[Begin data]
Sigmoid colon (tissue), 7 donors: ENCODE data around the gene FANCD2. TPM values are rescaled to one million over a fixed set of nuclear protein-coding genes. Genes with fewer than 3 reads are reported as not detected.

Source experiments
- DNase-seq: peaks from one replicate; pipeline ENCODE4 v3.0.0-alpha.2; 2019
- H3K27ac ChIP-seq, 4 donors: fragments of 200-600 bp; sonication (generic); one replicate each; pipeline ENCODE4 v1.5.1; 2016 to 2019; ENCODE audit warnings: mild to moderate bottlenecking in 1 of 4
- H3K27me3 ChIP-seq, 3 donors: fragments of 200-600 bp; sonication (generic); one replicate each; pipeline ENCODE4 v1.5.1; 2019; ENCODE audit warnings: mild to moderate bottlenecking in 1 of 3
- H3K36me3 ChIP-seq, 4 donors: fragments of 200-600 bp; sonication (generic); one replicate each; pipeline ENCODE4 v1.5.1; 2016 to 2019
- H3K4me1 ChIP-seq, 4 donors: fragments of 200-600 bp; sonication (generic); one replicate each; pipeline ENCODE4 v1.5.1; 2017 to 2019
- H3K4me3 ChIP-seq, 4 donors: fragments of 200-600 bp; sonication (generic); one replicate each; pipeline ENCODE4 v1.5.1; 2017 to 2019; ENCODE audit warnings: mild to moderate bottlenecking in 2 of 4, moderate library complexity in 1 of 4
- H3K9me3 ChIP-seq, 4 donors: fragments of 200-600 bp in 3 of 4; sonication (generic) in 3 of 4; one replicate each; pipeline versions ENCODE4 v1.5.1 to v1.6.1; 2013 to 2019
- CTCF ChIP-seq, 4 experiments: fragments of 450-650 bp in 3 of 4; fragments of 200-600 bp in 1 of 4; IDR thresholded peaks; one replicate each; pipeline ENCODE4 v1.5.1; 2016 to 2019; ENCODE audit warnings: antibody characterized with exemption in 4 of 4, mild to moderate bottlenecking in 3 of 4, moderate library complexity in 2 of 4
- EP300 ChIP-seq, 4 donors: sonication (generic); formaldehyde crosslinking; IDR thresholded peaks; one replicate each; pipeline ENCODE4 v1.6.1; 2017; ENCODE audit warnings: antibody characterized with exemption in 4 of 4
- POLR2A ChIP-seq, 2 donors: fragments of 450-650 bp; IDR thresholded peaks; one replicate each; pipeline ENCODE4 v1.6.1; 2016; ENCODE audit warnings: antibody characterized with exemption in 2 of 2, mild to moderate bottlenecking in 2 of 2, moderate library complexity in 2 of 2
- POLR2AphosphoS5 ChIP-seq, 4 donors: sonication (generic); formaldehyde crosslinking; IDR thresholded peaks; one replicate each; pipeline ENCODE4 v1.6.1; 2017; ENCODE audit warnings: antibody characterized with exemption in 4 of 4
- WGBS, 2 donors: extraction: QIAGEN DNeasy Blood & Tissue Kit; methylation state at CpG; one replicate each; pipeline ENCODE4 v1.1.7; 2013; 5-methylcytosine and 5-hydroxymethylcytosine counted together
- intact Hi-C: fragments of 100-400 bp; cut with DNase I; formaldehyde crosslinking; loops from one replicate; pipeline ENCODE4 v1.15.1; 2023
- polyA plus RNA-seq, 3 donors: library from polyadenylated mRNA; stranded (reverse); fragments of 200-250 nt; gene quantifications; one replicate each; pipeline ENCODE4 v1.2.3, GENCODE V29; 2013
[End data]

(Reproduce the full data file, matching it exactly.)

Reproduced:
Sigmoid colon (tissue), 7 donors: ENCODE data around the gene FANCD2. TPM values are rescaled to one million over a fixed set of nuclear protein-coding genes. Genes with fewer than 3 reads are reported as not detected.

Source experiments
- DNase-seq: peaks from one replicate; pipeline ENCODE4 v3.0.0-alpha.2; 2019
- H3K27ac ChIP-seq, 4 donors: fragments of 200-600 bp; sonication (generic); one replicate each; pipeline ENCODE4 v1.5.1; 2016 to 2019; ENCODE audit warnings: mild to moderate bottlenecking in 1 of 4
- H3K27me3 ChIP-seq, 3 donors: fragments of 200-600 bp; sonication (generic); one replicate each; pipeline ENCODE4 v1.5.1; 2019; ENCODE audit warnings: mild to moderate bottlenecking in 1 of 3
- H3K36me3 ChIP-seq, 4 donors: fragments of 200-600 bp; sonication (generic); one replicate each; pipeline ENCODE4 v1.5.1; 2016 to 2019
- H3K4me1 ChIP-seq, 4 donors: fragments of 200-600 bp; sonication (generic); one replicate each; pipeline ENCODE4 v1.5.1; 2017 to 2019
- H3K4me3 ChIP-seq, 4 donors: fragments of 200-600 bp; sonication (generic); one replicate each; pipeline ENCODE4 v1.5.1; 2017 to 2019; ENCODE audit warnings: mild to moderate bottlenecking in 2 of 4, moderate library complexity in 1 of 4
- H3K9me3 ChIP-seq, 4 donors: fragments of 200-600 bp in 3 of 4; sonication (generic) in 3 of 4; one replicate each; pipeline versions ENCODE4 v1.5.1 to v1.6.1; 2013 to 2019
- CTCF ChIP-seq, 4 experiments: fragments of 450-650 bp in 3 of 4; fragments of 200-600 bp in 1 of 4; IDR thresholded peaks; one replicate each; pipeline ENCODE4 v1.5.1; 2016 to 2019; ENCODE audit warnings: antibody characterized with exemption in 4 of 4, mild to moderate bottlenecking in 3 of 4, moderate library complexity in 2 of 4
- EP300 ChIP-seq, 4 donors: sonication (generic); formaldehyde crosslinking; IDR thresholded peaks; one replicate each; pipeline ENCODE4 v1.6.1; 2017; ENCODE audit warnings: antibody characterized with exemption in 4 of 4
- POLR2A ChIP-seq, 2 donors: fragments of 450-650 bp; IDR thresholded peaks; one replicate each; pipeline ENCODE4 v1.6.1; 2016; ENCODE audit warnings: antibody characterized with exemption in 2 of 2, mild to moderate bottlenecking in 2 of 2, moderate library complexity in 2 of 2
- POLR2AphosphoS5 ChIP-seq, 4 donors: sonication (generic); formaldehyde crosslinking; IDR thresholded peaks; one replicate each; pipeline ENCODE4 v1.6.1; 2017; ENCODE audit warnings: antibody characterized with exemption in 4 of 4
- WGBS, 2 donors: extraction: QIAGEN DNeasy Blood & Tissue Kit; methylation state at CpG; one replicate each; pipeline ENCODE4 v1.1.7; 2013; 5-methylcytosine and 5-hydroxymethylcytosine counted together
- intact Hi-C: fragments of 100-400 bp; cut with DNase I; formaldehyde crosslinking; loops from one replicate; pipeline ENCODE4 v1.15.1; 2023
- polyA plus RNA-seq, 3 donors: library from polyadenylated mRNA; stranded (reverse); fragments of 200-250 nt; gene quantifications; one replicate each; pipeline ENCODE4 v1.2.3, GENCODE V29; 2013